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DINOSAURS & TERMITES
Dan Varner noted the absence of termite mounds in dinosaur
restorations. HOWEVER, there is a John Sibbick painting where two
_Massospondylus_ individuals are surrounded by a load of termite
mounds (one of the massospondylines is even extending its tongue,
apparently to lick up termite prey). There is also a Wayne
Barlowe painting of a therizinosaur digging at and feeding from a
termite mound AND a William Stout illustration of a _Shanshanosaurus_
investigating (but apparently not feeding from) a tall termite mound.
Stout was presumably inspired by Dong's (?) suggestion that
_Shanshanosaurus_ was insectivorous. This illustration is in Glut's
Whether or not termites that constructed tall mounds were present in
the Mesozoic, it seems very doubtful to me that dinosaurs like
therizinosaurs, ornithomimids or _Deinocheirus_ were true termite
eaters. This is because (1) they are just too big to have subsisted
on such tiny prey and (2) they lack, so far as we know, the
appropriate tools required to collect such prey.
A number of extant groups, including pangolins, aardvarks, echidnas,
numbats, myrmecophagids (true anteaters), aardwolves and the sloth
bear, feed predominantly on ants and termites. None of these animals
is any bigger than, I don't know, about 50 kg or so, so it seems
likely that this is the maximum size at which formicovo... ant eating
is possible. The dinosaurs we are thinking of here are much larger -
in the case of big therizinosaurs and _Deinocheirus_ much, much
larger. Unrealistic notions of ankylosaurs as possible insectivores
also fail on this possible criterion.
All modern ant eaters also have specialised mouthparts that allow
them to collect ants and/or termites with maximum efficiency.
Pangolins have absurdly long tongues that anchor to their
xiphisternum - located somewhere around the middle of their belly!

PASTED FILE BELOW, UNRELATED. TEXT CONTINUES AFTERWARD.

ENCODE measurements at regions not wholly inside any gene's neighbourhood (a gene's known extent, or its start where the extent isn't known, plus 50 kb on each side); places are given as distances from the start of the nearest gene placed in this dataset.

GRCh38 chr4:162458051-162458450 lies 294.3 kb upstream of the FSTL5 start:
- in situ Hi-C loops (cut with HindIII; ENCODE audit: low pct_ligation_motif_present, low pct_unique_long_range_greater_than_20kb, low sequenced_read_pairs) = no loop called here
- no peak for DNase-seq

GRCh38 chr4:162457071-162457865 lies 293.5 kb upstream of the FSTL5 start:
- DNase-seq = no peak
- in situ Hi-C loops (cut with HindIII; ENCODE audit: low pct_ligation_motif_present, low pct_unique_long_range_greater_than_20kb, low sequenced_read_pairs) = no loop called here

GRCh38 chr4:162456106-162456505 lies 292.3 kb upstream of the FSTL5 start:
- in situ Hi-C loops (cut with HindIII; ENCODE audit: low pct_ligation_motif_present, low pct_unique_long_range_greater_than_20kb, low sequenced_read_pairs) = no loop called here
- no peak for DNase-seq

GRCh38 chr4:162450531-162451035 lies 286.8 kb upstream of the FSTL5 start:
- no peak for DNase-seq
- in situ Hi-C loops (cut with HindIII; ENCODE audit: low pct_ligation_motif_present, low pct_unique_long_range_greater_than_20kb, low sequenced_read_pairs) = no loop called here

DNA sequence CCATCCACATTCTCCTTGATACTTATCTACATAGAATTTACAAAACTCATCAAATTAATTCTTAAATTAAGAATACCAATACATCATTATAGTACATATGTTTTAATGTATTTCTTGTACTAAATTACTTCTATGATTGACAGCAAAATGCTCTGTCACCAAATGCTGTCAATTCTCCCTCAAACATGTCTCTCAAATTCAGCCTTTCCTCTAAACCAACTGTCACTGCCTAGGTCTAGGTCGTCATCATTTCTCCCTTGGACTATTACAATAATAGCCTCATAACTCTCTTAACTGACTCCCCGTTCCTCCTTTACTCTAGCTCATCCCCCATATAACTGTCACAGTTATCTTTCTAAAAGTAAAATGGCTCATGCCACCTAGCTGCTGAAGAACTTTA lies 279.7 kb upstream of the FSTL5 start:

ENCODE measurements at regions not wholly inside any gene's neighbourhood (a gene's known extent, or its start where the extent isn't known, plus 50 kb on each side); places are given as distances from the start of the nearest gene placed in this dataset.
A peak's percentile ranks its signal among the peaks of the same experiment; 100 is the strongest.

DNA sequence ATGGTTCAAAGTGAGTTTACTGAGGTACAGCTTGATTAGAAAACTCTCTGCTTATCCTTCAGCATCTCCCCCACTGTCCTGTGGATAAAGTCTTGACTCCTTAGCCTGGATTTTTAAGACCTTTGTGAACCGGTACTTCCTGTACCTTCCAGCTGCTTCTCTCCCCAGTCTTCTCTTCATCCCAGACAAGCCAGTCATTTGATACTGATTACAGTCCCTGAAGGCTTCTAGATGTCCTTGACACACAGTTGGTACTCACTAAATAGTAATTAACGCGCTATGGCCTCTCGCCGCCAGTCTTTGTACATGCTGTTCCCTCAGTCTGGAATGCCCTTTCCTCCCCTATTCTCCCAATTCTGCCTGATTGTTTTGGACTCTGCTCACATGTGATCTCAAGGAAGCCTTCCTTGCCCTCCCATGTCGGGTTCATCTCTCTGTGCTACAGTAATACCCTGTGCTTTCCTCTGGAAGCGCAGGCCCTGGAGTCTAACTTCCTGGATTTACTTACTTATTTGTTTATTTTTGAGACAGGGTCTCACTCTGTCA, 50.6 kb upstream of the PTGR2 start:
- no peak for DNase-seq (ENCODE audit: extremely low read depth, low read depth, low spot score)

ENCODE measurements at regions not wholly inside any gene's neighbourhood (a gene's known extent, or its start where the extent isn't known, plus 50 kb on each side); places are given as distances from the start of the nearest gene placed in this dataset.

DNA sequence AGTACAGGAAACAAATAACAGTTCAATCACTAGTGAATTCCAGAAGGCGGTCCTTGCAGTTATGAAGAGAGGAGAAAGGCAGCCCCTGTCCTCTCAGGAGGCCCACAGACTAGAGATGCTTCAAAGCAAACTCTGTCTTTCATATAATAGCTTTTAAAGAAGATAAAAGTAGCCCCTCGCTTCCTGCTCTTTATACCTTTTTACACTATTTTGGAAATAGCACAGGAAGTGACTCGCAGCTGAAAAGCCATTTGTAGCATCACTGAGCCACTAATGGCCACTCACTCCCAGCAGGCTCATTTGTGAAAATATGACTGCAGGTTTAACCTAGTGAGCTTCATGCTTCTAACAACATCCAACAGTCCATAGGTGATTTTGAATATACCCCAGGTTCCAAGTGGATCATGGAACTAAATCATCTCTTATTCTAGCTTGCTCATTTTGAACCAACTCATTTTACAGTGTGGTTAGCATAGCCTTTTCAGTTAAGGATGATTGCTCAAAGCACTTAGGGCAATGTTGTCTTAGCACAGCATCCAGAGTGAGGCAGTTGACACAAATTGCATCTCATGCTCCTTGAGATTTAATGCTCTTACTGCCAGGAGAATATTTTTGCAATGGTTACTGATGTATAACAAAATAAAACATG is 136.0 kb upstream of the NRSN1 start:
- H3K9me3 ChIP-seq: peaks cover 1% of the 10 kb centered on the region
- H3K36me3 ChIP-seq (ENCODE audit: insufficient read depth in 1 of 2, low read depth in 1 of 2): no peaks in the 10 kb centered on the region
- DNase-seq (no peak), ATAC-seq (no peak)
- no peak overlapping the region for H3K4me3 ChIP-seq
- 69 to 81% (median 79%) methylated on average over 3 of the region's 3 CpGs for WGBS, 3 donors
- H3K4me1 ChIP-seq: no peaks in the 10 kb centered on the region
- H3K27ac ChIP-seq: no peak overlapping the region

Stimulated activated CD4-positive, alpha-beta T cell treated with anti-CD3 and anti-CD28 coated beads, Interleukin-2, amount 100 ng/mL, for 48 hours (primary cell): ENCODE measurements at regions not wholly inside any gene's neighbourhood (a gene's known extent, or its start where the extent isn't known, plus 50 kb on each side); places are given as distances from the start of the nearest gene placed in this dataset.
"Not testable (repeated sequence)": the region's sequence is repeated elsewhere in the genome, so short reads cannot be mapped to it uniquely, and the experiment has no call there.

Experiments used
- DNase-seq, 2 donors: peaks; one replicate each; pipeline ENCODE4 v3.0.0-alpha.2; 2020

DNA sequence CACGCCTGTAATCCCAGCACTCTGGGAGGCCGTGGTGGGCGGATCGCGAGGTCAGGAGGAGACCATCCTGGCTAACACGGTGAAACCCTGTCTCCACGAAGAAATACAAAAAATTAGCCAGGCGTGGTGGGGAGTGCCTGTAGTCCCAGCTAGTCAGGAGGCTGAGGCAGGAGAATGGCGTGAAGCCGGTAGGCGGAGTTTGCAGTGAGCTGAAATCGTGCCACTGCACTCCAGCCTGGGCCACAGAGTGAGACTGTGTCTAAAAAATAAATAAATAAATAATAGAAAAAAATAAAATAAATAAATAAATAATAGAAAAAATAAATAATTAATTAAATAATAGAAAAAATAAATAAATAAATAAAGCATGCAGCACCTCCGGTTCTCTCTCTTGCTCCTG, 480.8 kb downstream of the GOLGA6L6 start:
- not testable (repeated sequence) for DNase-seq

True anteaters of course, and aardvarks and echidnas also, have very
long tongues and possess elongate, tubular, almost or entirely
edentulous, skulls. Aardwolves (_Proteles_) do not have particularly
long tongues but have enlarged salivary glands, very small teeth and
unusual jaw musculature that allows them to chew at something
ridiculous like 30 bites a second. They are able to harvest termites
by licking and chewing almost simultaneously but are reported to live
on a metabolic knife edge. Sloth bears have elongate tongues. Numbats
have many teeth (more than any other extant marsupial), and also have
When we turn to the dinosaurs that have been proposed as
insectivores, we see that none of the more important of these
adaptations are present. Bakker (1986) said 'think tongues', but then
he would. Tongues can be vaguely reconstructed by looking at hyoid
bones and muscle scars on the lower jaw, and so far as I know there
is no indication that any therizinosaur or ornithomimosaur had a
particularly well developed tongue, nor do any have vertebral or
sternal modifications to anchor an elongate tongue deep in the body.
Those that have numerous teeth (therizinosaurs) are apparently too
large in body size to have subsisted on insects. _Pelecanimimus_ is a
stumbling block here though, but then how it got numerous tiny
insects into its mouth is a problem.
Perhaps like humans, chimps and many other animals, some dinosaurs
did feed opportunistically on termites.
BTW, has anyone ever wondered how zoos keep anteating animals alive
and well in captivity? Apparently, pangolins have been fed on minced
meat mixed with formic acid.
"In the future, the artificial barrier between the paleontologist and
neontologist will disappear" - - MacFadden, 1992.